10 April 2013

Platonic Solids

Platonic Solids are five and only five:

  1. Tetrahedron
  2. Cube
  3. Octahedron
  4. Dodecahedron
  5. Icosahedron
A tetrahedron has 4 triangles, 3 triangles meet at a vertex, angle at a vertex = 3 * 60 = 180 degrees
A cube has 6 squares, 3 squares meet at a vertex, angle at a vertex = 3 * 90 = 270 degrees
An octahedron has 8 triangles, 4 triangles meet at a vertex, angle at a vertex = 4 * 60 = 240 degrees
A Dodecahedron has 12 pentagon, 3 pentagons meet at a vertex, angle at a vertex = 3 * 108 = 324 degrees
A Icosahedron has 20 triangle, 5 triangles meet at a vertex, angle at a vertex = 5 * 60 = 300 degrees

In all the above cases:

angle at a vertex < 360 degrees.

So it is possible to form a polyheda. It is not possible with any other case. For proof read on the link which is very interesting. The proof is simple using Euler's formula.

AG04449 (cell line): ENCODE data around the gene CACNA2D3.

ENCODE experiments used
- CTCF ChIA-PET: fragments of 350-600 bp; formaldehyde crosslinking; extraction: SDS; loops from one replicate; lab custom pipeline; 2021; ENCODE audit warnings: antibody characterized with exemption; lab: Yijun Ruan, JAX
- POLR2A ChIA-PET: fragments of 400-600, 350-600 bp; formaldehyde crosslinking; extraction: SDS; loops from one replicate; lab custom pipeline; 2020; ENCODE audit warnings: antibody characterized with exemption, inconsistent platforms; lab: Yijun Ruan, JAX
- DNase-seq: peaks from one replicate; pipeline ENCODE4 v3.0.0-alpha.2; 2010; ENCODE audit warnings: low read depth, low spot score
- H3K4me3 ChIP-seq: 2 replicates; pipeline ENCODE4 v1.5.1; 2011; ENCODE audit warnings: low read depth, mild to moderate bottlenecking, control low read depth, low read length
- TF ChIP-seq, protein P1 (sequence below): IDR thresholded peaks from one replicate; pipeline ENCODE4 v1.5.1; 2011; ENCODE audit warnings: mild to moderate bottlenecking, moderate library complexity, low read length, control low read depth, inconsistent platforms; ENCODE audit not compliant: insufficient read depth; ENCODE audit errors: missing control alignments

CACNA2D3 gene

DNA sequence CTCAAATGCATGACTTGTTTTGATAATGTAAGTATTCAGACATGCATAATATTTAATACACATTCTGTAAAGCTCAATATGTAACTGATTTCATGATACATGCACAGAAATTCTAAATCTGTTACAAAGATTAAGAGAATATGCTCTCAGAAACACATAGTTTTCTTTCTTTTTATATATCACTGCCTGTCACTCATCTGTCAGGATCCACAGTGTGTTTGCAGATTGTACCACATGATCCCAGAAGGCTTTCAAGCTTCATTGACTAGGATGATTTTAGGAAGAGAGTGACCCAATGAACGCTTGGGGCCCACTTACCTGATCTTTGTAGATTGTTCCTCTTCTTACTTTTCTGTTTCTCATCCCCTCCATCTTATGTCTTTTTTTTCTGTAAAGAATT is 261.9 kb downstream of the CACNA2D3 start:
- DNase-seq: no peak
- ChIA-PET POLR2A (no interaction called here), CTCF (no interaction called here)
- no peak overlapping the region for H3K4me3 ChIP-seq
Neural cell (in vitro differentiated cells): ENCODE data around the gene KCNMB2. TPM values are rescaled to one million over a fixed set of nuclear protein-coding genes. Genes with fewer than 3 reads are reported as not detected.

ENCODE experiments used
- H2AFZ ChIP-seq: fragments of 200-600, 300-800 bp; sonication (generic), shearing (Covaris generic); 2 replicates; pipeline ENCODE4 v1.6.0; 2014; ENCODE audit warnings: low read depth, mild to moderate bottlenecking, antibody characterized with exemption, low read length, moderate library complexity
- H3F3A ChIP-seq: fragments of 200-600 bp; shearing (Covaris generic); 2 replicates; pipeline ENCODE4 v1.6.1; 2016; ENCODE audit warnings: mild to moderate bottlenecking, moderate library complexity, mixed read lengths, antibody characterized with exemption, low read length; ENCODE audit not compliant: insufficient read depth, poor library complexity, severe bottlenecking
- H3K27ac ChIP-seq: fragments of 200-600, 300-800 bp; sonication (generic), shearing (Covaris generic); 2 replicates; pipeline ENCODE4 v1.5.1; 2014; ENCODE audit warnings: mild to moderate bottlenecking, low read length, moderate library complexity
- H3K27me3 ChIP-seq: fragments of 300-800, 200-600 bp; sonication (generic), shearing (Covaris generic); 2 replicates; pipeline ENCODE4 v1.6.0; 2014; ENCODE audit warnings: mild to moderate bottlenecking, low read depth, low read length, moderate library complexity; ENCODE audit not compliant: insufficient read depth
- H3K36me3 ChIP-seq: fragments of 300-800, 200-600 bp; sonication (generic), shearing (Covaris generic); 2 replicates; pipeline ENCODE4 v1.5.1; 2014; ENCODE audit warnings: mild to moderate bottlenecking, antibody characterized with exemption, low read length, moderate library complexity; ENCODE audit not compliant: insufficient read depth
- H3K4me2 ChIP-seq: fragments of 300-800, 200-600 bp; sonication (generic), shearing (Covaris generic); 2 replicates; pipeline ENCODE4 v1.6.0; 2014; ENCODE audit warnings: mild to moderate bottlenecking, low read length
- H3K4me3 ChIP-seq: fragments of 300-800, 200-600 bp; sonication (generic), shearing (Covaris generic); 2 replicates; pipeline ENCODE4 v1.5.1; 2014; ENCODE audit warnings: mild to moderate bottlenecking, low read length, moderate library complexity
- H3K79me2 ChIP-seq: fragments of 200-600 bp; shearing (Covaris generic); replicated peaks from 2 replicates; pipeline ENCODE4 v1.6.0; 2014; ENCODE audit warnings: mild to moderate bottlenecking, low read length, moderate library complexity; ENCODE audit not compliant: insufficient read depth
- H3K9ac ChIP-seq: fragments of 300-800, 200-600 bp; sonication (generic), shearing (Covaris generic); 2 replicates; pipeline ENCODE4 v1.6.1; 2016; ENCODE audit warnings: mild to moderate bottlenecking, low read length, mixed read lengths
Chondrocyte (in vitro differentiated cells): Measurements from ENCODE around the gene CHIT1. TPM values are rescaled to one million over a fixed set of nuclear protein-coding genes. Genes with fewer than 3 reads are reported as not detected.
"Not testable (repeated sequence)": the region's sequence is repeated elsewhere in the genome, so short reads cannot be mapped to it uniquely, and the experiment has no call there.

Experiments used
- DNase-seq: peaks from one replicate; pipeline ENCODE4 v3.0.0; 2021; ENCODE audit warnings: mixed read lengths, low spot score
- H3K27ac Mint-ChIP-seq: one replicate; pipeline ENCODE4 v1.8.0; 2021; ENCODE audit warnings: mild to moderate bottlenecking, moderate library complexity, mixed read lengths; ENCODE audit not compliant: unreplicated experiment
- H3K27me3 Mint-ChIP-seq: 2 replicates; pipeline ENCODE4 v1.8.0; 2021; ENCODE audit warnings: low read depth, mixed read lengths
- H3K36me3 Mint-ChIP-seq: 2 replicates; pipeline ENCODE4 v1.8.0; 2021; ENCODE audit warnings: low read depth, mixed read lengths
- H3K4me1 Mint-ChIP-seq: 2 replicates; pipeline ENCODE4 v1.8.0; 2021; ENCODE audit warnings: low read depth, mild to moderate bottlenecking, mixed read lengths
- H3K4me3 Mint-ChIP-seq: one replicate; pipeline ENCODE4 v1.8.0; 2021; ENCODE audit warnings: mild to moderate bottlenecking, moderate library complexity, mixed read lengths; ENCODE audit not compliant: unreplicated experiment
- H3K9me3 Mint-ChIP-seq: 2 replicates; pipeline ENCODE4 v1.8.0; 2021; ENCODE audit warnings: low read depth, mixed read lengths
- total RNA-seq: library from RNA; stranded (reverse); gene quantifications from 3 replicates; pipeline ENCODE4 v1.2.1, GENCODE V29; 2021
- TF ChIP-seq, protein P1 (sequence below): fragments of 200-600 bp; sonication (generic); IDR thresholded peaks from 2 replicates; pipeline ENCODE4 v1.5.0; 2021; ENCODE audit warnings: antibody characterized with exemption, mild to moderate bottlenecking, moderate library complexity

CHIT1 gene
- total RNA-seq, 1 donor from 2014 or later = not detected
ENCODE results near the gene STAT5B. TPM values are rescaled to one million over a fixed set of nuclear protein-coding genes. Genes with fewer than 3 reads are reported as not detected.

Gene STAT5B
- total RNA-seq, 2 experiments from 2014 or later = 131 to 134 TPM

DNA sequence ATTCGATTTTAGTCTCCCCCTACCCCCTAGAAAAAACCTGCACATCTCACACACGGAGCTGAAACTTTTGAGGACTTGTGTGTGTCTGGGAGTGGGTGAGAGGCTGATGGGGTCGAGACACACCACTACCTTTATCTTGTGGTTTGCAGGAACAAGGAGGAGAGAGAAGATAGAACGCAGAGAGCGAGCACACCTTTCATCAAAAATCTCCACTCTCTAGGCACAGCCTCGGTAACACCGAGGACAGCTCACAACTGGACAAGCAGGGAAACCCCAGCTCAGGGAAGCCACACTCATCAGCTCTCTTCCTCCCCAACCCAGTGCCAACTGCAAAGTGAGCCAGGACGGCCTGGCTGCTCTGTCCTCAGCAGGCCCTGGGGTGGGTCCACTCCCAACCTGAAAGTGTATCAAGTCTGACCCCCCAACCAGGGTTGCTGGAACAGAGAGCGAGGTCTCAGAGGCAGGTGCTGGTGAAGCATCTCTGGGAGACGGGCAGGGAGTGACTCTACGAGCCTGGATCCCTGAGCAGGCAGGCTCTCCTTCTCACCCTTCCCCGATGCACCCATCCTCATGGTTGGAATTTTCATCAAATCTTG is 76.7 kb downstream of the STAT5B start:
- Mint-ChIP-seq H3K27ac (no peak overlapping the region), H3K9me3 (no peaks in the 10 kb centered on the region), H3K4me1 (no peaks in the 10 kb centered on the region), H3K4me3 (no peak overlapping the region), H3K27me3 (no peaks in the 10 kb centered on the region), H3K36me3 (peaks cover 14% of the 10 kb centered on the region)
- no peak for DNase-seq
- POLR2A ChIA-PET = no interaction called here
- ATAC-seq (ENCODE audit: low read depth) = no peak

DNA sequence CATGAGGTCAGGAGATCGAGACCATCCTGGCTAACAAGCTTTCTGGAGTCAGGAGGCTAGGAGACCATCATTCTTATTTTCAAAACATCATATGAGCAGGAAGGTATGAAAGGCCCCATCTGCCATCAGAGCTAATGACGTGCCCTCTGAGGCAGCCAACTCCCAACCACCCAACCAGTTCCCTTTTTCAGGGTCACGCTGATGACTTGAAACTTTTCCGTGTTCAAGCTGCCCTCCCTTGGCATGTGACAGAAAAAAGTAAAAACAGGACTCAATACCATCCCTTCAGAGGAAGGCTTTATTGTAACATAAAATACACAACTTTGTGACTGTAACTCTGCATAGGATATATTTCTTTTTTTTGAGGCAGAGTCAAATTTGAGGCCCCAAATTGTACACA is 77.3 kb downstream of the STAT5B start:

Some more interesting facts on wiki:

From wikipedia - The ancient Greeks studied the Platonic solids extensively. Some sources (such as Proclus) credit Pythagoras with their discovery. Other evidence suggests he may have only been familiar with the tetrahedron, cube, and dodecahedron, and that the discovery of the octahedron and icosahedron belong to Theaetetus, a contemporary of Plato. In any case, Theaetetus gave a mathematical description of all five and may have been responsible for the first known proof that there are no other convex regular polyhedra.
The Platonic solids feature prominently in the philosophy of Plato for whom they are named. Plato wrote about them in the dialogue Timaeus c.360 B.C. in which he associated each of the four classical elements (earth, air, water, and fire) with a regular solid. Earth was associated with the cube, air with the octahedron, water with the icosahedron, and fire with the tetrahedron.
Read more on:


Coming up more of Origami Platonic solids on my blog...

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